Army Ranger TrainingFinal Assessment of Improvements Mandated By 1996 National Defense Authorization Act Gao ID: NSIAD-99-57 February 25, 1999
This report provides GAO's final assessment of corrective measures taken by the Army following the deaths of four Army Ranger students in a 1995 training accident. The National Defense Authorization Act for Fiscal Year 1996 requires GAO to provide a final assessment of the issues covered in GAO's preliminary report (GAO/NSIAD-97-29, Jan. 1997) and GAO's recommendation on the need to continue the required manning levels. This report discusses the status of (1) Ranger training manning levels required by the act, (2) establishing safety cell organizations required by the act, (3) corrective safety actions instituted after the accident, and (4) inspections of identified safety controls.
GAO noted that: (1) even though the Army placed the Ranger Training Brigade on the list of units excepted from normal Army personnel priorities and raised the Brigade's personnel distribution to 90 percent of required numbers, it was not able to meet the act's required personnel levels; (2) in February 1997, when the Army planned to first meet the act's requirement, the Brigade had 97 percent of required enlisted personnel but only 88 percent of the required number of officers; (3) the Brigade's personnel strength was below the mandated 90-percent level for both officers and enlisted personnel from October 1997 through September 1998; (4) while Brigade officer staffing levels were below the mandate, they were significantly higher than they were at the time of the accident; (5) if the Army continues the current 90-percent officer distribution planning level for the brigade, it is not necessary to continue the mandated personnel levels in law; (6) the Army has established safety cells with personnel knowledgeable about local terrain and weather conditions, but the frequency of personnel rotations may make it difficult to provide sufficient continuity that the act requires; (7) specifically, the Brigade and battalion chains of command who serve as the safety cell members and supervise daily training safety decisions generally rotate to new units every 2-3 years; (8) because of the act's requirement that safety cell personnel have sufficient continuity and experience, the Army has recently authorized the addition of four civilian personnel to the safety cells at the Brigade and the three training battalions; (9) the Army plans to fill these positions by September 1999; (10) the Army has completed and institutionalized most of the recommended corrective actions, and they appear to be functioning effectively; (11) the Brigade has improved safety controls at the Florida Ranger camp by developing systems to better monitor and predict river and swamp conditions; (12) it has moved waterborne training exercises outside high-risk areas and eliminated discretion to deviate from established training lanes; (13) at all three training phases, medical evacuation procedures have been revised, rehearsed, and inspected, physician assistants have been assigned to the Brigade and training battalions, and a Brigade communications officer has been assigned; (14) in addition, the Brigade now requires that its training companies be commanded by branch-qualified captains; and (15) although frequent inspections have been conducted since the accident, they did not evaluate continued compliance with the training safety controls, nor were the results of the inspections adequately documented.Recommendations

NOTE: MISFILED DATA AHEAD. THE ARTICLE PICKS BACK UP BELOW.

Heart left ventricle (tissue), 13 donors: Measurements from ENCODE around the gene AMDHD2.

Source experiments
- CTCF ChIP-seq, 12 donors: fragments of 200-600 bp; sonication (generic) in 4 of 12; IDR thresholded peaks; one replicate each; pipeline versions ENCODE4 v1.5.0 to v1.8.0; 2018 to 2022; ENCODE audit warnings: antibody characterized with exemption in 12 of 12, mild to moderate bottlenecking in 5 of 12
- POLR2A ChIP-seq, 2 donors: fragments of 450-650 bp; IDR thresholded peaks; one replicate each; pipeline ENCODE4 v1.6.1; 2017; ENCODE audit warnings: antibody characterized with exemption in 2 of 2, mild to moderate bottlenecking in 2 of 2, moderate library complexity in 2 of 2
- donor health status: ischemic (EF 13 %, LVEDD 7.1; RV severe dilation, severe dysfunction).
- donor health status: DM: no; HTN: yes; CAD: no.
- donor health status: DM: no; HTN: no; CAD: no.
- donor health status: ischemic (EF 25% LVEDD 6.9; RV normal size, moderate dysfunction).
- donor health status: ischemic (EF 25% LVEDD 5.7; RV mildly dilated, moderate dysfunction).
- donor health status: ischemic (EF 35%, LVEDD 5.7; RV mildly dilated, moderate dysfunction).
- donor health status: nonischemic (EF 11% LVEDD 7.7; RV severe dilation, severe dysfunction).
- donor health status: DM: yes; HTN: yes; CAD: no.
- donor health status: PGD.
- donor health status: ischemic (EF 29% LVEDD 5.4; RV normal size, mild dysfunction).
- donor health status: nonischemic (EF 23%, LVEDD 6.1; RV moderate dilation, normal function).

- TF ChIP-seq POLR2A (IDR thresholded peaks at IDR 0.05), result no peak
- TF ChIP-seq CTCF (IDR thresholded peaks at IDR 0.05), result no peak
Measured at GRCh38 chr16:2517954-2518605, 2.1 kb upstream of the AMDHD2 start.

Our recommendations from this work are listed below with a Contact for more information. Status will change from "In process" to "Open," "Closed - implemented," or "Closed - not implemented" based on our follow up work.Director: Team: Phone: